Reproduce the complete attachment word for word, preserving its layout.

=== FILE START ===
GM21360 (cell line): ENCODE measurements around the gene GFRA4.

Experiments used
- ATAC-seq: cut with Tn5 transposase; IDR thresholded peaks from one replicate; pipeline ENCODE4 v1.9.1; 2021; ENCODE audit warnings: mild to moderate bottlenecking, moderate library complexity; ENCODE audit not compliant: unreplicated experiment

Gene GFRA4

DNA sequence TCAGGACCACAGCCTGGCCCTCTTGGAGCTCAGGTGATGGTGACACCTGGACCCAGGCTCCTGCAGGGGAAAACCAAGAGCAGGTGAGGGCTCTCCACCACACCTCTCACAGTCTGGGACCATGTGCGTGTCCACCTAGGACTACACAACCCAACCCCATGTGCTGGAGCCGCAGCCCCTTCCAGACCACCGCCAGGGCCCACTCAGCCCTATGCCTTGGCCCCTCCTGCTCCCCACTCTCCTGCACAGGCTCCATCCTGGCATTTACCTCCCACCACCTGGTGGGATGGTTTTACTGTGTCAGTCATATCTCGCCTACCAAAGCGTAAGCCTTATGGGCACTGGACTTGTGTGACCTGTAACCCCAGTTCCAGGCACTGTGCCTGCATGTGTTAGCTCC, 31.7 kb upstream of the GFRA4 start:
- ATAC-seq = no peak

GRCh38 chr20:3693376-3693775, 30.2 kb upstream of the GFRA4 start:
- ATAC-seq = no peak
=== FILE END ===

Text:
GM21360 (cell line): ENCODE measurements around the gene GFRA4.

Experiments used
- ATAC-seq: cut with Tn5 transposase; IDR thresholded peaks from one replicate; pipeline ENCODE4 v1.9.1; 2021; ENCODE audit warnings: mild to moderate bottlenecking, moderate library complexity; ENCODE audit not compliant: unreplicated experiment

Gene GFRA4

DNA sequence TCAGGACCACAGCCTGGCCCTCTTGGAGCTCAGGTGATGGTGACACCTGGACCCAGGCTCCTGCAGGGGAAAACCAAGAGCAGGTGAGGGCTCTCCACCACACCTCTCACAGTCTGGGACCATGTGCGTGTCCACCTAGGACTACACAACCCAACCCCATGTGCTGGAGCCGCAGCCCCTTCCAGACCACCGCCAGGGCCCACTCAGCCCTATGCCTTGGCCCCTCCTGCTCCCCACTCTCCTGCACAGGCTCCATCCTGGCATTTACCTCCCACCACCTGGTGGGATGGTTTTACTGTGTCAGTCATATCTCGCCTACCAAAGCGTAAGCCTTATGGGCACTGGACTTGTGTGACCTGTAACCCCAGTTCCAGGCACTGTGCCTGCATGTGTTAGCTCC, 31.7 kb upstream of the GFRA4 start:
- ATAC-seq = no peak

GRCh38 chr20:3693376-3693775, 30.2 kb upstream of the GFRA4 start:
- ATAC-seq = no peak